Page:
I have faithfully used a One Touch meter my entire diabetic life (25 years to be exact). I started with the clunky one in the picture above, which I’ve kept the way other people might keep cassette players–valuing their sentiment and nostalgia, never really expecting to ever use it again. This first meter of mine has the hard plastic case the size of two cell phones and test stips the size of a finger, and I had waited a grueling 25 whole seconds for each test result. I carried around an entire backpack for my diabetes supplies as a 10 year old, and no wonder: this meter itself would take up at least a quarter of it.
As years went by, my One Touch meters wore out and I purchased or was given the latest model; always smaller, always shinier, always faster. It wasn’t until I had an issue last month with my insurance company that I ever even thought about using a different meter brand. Insurance had “forgotten” to tell me that I now had a limit on my allotted strips, unless I had the proper paperwork submitted from my doctor. Of course, this paperwork took the insurance company approximately two weeks to process, two weeks I didn’t have in actual strips.
So, what could I do? Well, first, PANIC. Then, think more logically. I grabbed the free Contour meter (with free contour strips) which had come as a bonus to my most recent pump upgrade.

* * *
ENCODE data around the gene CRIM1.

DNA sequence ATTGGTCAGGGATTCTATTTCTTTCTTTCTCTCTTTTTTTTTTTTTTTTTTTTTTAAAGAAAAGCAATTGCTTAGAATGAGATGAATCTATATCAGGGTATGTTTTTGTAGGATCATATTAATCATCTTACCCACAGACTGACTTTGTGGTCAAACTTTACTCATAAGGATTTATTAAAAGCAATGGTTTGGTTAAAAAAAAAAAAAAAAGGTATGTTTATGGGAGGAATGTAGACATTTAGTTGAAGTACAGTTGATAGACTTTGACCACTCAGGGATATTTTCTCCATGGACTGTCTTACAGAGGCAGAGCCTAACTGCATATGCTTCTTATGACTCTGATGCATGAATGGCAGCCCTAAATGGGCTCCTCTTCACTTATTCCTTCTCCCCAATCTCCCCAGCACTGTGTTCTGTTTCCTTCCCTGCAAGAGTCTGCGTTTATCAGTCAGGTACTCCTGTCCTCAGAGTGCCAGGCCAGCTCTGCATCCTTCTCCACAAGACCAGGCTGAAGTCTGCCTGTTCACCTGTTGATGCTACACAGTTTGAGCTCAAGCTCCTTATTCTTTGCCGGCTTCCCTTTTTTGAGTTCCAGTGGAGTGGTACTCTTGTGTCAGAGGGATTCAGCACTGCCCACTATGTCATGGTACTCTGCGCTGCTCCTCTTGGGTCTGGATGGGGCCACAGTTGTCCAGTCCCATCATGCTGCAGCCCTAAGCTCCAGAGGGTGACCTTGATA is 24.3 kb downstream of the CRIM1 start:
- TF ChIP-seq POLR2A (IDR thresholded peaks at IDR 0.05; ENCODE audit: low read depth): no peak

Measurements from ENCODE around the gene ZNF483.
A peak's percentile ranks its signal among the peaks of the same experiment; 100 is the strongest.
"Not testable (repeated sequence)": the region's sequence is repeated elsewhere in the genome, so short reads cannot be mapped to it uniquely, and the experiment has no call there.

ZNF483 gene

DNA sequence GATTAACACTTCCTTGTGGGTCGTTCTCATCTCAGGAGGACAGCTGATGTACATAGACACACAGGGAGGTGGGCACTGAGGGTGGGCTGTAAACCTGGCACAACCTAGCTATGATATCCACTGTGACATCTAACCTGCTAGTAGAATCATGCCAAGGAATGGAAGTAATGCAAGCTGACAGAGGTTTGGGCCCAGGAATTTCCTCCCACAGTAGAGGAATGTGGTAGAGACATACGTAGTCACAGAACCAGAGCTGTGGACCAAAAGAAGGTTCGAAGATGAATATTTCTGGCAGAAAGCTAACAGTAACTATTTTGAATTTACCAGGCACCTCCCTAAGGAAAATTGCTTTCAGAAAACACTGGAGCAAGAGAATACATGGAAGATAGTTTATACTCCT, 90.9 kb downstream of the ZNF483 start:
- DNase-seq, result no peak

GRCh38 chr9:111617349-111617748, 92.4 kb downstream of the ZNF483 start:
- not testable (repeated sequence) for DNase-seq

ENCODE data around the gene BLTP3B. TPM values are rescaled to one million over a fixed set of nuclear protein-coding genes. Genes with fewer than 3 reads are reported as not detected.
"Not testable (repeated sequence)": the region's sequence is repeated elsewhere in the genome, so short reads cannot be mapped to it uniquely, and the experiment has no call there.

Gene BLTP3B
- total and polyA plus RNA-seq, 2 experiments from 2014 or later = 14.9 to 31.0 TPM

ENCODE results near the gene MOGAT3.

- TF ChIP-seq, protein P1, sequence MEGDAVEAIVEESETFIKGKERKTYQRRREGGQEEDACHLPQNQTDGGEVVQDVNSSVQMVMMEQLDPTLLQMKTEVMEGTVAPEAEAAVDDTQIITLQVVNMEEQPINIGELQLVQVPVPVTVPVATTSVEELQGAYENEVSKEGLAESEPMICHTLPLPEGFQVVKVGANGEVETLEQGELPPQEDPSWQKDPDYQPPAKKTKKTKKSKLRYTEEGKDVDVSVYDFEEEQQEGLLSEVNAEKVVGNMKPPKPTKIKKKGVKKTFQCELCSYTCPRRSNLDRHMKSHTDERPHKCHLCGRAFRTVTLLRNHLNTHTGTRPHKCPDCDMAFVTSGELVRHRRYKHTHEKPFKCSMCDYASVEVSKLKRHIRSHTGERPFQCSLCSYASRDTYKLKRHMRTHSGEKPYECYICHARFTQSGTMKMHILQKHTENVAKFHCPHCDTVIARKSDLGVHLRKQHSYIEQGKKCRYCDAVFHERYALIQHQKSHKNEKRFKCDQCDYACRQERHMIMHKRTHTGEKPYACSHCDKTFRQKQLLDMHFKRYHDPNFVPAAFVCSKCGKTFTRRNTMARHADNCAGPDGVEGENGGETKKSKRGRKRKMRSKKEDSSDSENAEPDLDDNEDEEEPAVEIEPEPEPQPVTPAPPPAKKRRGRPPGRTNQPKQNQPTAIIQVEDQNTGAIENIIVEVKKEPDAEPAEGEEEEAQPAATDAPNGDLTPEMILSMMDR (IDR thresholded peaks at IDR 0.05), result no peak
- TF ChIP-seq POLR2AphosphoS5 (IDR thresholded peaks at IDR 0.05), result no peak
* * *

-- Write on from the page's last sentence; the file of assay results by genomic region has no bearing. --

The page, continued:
And I loved it. It gave me the option to record whether I was testing before or after a meal, to add notes, and to charge it every night instead of worrying whether the crazy small, rare, and expensive replacement watch batteries in my purse would still work if my meter needed changing.
But this was hard. CHANGE is hard. It felt weird to use a different meter and TRUST it after 25 years of the same meter, the same way it had felt wrong and unnatural to rely on an insulin pump when I switched after 10 years of injections. I think only a diabetic can understand this. My meter, my pump…they are more than equipment. They are loyal friends who have SAVED me, many, many, many times.
So, I couldn’t just get rid of an old friend. Instead, I retired him. I have him sitting safely in my closet in case I need a backup. But, for now, he is resting, while his newer, more technologically savvy replacement takes care of me for at least a little while.